Panel seeks greater funding for arts

Times Staff Writer

With Los Angeles’ arts funding languishing compared with other California cities, an advisory council of arts and business leaders on Monday unveiled a new playbook of proposals aimed at getting the city back in the game.

Among ideas floated: a 50-cent fee added to monthly cable television bills, a surcharge on car rentals, a hike in the city’s 14% hotel tax, and sweetening the penny on the dollar that the city takes out of the hotel tax pot and funnels to the arts.

“Funding ... must reach the per capita levels associated with excellence in other cities,” says the report by the Mayor’s Arts Council, a 29-member ad hoc panel Mayor James K. Hahn appointed in April in response to the furor over his budget team’s proposal to do away with the Cultural Affairs Department, the agency that issues grants and runs an array of community arts centers.

John Emerson, the council chairman, said the proposed revenue boosters could take years to implement because of the tepid economy and the need to muster public and political support. He said the recommendations are intended as starting points for discussion.


In an interview after the report’s unveiling at the mayor’s official residence, Getty House, Hahn was cool toward proposals for jacking up government fees to fund the arts. “I appreciate the brainstorming that went on here. We want to look at what other opportunities there are other than raising fees and raising taxes.”

Hahn was most keen on the report’s proposal for a new, independent nongovernmental agency aimed at boosting L.A.'s arts as a tourist attraction -- which would increase the arts budget with visitors’ bucks rather than local taxpayers’.

Instead of disbanding the Cultural Affairs Department last spring in the face of a projected shortfall in the city’s $5.3-billion budget, Hahn and the City Council slashed Cultural Affairs’ budget by nearly 20%, from $11.8 million to $9.5 million.

In fiscal 2003-04 -- before the steep cut -- L.A.'s per capita arts budget was $3.09, according to Americans for the Arts, an advocacy group that represents municipal arts agencies. It trailed San Francisco ($31.65), San Jose ($14.26), San Diego ($8.46) and Long Beach ($3.59). Among the 10 largest cities, L.A. trailed New York ($14.89), Dallas ($11.41), San Diego, Houston ($4.43) and Chicago ($3.76).

Hahn said he isn’t embarrassed that L.A. ranks low by some measures; it’s an L.A. and California tradition to run lean governments, he said, and the city’s standing as a creative mecca “shows you that public funding for the arts doesn’t equal creativity.”

The arts advisory council wants Hahn and the City Council to immediately tap the city’s general fund for the arts, rather than rely only on the hotel tax and the 1% fee that developers of nonresidential projects pay into arts coffers. Emerson said in an interview that it’s “important symbolically as a statement of the city’s commitment to the arts” to restore general fund money as soon as possible.

In a written response to the report, Hahn said he supports and expects “substantial benefit” from the proposed new nongovernment agency dedicated solely to promoting L.A.'s museums, performing arts and other cultural attractions to tourists. Eli Broad, the billionaire philanthropist who served as honorary chairman of the arts advisory committee, is heading that “cultural tourism” initiative. Broad said Friday that he thinks it would be possible to launch the new agency in 2005; he expects its budget would be covered by a mix of private and public sources. High on its agenda would be enlisting “well-known personalities” to be part of a promotional blitz extolling L.A.'s cultural offerings. Broad said that dividing the focus among a group of arts-loving celebrities would be more likely than the single high-profile “cultural czar” he previously had proposed to recruit.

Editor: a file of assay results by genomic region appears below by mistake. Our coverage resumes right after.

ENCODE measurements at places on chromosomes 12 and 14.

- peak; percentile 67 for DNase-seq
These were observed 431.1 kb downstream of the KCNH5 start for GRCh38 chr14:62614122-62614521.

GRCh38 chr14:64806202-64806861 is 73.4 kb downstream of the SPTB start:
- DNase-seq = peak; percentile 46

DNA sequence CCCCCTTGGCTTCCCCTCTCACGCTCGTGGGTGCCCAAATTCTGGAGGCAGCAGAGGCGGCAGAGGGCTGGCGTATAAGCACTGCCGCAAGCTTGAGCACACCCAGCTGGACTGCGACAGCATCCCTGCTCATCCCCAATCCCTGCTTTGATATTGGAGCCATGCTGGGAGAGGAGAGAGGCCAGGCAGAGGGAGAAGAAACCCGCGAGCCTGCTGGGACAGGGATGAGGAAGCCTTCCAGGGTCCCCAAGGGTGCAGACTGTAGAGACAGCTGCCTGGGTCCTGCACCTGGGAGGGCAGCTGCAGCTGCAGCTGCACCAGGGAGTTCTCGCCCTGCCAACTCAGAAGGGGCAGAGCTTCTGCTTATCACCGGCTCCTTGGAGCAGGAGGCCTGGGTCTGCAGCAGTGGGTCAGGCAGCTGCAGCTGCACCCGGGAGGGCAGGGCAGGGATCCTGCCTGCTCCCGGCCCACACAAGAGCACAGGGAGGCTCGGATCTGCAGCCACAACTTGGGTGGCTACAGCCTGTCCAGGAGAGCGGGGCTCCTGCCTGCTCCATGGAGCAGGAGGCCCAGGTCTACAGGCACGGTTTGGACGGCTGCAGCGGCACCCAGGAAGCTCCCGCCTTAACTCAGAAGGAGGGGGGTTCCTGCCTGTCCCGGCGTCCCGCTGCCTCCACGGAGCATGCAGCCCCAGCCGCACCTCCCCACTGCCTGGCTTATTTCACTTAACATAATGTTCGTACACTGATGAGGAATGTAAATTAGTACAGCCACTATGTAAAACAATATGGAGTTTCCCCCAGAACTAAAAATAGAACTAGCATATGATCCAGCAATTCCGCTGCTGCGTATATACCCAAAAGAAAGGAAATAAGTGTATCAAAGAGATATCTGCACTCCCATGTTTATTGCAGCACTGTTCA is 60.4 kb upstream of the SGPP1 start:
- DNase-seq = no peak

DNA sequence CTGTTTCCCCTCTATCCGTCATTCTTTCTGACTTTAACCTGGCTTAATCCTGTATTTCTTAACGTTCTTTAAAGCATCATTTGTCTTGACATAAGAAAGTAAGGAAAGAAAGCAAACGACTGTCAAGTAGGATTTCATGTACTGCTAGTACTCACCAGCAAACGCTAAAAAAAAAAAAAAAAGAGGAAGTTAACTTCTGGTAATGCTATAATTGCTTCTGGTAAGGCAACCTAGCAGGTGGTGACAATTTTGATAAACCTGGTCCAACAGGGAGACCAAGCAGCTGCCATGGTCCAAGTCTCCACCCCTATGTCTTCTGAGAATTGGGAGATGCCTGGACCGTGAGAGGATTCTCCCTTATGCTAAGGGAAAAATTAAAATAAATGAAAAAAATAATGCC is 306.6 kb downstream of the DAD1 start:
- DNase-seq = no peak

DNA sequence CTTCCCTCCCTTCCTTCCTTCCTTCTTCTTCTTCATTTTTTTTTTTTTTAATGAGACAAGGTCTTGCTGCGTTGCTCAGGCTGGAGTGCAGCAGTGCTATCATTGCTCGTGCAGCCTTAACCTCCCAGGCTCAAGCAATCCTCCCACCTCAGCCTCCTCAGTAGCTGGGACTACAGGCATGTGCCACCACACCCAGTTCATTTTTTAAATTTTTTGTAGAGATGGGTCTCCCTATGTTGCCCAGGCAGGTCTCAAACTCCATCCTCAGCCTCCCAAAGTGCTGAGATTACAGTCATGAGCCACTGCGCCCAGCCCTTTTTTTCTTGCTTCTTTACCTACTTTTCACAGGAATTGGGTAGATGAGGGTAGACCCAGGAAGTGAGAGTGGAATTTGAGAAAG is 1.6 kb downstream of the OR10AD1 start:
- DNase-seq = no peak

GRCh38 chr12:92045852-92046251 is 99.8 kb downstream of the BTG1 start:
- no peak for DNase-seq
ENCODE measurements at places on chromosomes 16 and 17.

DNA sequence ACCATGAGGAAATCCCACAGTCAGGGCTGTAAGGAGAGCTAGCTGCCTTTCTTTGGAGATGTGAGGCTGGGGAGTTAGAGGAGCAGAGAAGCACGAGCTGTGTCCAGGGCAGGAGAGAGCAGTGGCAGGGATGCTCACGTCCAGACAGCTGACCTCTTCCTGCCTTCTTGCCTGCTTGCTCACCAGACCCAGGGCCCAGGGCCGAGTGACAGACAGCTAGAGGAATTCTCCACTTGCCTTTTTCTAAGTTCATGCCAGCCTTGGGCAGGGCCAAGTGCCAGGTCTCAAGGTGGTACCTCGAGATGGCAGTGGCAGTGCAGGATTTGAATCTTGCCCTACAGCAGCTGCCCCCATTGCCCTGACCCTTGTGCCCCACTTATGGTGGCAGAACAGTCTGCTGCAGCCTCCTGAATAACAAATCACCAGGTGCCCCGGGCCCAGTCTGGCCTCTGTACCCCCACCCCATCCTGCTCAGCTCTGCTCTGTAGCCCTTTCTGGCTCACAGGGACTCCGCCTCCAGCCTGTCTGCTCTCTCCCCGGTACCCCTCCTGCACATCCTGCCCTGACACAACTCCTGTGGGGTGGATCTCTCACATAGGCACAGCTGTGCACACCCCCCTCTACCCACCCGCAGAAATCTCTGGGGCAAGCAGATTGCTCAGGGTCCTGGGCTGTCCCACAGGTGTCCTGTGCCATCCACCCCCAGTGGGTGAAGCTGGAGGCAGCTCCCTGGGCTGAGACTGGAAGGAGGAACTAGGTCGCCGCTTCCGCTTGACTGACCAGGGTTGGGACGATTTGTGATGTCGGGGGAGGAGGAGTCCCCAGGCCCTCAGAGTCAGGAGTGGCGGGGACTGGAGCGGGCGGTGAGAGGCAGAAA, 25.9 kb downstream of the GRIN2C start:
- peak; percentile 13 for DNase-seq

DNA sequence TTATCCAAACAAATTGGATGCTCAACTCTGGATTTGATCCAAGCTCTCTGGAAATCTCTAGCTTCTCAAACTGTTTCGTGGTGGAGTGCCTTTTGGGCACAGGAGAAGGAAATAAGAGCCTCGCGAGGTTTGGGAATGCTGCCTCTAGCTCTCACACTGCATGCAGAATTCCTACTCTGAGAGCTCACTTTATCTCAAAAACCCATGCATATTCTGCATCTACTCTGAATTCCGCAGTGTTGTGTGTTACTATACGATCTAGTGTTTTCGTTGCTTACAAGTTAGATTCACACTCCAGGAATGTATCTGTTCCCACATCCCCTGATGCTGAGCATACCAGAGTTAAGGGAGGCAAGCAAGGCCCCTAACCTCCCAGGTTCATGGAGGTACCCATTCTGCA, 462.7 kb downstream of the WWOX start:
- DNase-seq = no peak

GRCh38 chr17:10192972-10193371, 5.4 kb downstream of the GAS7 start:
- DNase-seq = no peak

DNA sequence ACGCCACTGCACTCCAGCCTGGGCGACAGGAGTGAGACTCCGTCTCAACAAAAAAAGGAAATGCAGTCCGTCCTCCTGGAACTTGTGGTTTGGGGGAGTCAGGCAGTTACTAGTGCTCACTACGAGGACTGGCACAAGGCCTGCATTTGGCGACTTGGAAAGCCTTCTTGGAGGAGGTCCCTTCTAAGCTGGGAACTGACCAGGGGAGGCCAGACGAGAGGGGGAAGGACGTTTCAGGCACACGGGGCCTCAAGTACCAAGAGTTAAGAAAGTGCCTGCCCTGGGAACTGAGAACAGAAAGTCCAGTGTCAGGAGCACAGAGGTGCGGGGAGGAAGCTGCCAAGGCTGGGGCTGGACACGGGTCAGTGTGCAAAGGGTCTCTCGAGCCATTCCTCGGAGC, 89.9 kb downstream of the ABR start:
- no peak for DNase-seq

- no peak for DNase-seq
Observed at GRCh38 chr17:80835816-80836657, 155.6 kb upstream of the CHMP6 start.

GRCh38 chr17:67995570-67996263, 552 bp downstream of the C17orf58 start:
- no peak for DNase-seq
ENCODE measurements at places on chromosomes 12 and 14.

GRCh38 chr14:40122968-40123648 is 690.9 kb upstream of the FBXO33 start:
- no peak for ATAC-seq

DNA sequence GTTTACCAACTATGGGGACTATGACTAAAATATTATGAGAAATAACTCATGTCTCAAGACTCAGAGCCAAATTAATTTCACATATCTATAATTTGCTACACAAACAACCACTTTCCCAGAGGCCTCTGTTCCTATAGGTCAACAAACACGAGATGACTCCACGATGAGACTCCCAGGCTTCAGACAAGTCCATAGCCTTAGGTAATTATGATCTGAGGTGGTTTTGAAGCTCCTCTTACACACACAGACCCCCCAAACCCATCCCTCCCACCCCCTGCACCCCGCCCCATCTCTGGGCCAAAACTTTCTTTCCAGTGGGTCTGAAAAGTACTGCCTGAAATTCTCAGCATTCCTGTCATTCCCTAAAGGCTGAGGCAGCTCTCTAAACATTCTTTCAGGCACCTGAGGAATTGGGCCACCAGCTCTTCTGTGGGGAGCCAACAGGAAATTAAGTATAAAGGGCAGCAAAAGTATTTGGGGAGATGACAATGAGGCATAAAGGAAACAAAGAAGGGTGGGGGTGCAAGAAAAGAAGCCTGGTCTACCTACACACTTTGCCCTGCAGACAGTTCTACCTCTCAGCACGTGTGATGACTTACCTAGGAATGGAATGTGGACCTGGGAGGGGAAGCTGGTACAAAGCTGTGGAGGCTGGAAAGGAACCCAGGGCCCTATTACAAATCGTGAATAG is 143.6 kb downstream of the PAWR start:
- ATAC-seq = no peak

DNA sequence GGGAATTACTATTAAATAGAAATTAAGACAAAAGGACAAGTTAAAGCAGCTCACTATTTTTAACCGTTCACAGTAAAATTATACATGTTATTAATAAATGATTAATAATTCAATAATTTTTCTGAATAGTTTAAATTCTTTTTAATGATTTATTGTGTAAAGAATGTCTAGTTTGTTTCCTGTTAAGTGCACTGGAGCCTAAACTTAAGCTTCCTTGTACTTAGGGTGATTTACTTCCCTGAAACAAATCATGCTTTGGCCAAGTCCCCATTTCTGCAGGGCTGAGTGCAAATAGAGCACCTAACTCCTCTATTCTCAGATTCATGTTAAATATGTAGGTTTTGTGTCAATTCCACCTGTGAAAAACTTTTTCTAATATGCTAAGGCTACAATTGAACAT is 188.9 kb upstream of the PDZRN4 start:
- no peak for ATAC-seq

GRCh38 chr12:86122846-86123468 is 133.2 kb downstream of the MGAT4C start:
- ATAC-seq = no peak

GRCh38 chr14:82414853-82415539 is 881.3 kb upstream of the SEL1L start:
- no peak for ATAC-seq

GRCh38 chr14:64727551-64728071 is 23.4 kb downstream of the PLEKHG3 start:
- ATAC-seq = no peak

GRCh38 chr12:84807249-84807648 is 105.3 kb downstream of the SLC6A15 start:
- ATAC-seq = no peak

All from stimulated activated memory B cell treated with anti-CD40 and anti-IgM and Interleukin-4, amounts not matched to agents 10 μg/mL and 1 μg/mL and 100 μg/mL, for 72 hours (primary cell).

Broad said his group’s preliminary research shows that L.A.'s arts and cultural institutions attract 2.5 million out-of-towners a year, compared with 15 million in New York City, underscoring the need for a focused marketing effort.


The advisory council’s report recommends leaving the national and international marketing of L.A. to the new private agency, while keeping Cultural Affairs focused on funding and nurturing grass-roots arts efforts in the city. Its promotional work, the report said, should concentrate on drawing L.A. residents rather than tourists.

The Mayor’s Arts Council also looked into financial and logistical operations in the Cultural Affairs Department. It recommended giving the department “sole authority” to run its buildings, where it now must coordinate with other city departments to get maintenance work done. The advisory council called for “more transparent” budgeting that would make it easier to pinpoint the cost of operating each of the department’s 22 facilities.

Also proposed is a temporary moratorium on adding more facilities to that already sprawling list of sites, many of which were acquired piecemeal.

Margie J. Reese, general manager of the Cultural Affairs Department, said she was concerned at times during the advisory council’s examination of her agency that it was looking too closely at small operational details and possibly losing the broader forest of setting good overall policies. “But I think, in the end, the process did justify the heartburn,” she said, by yielding useful recommendations and by putting a spotlight on her sprawling, difficult-to-summarize department.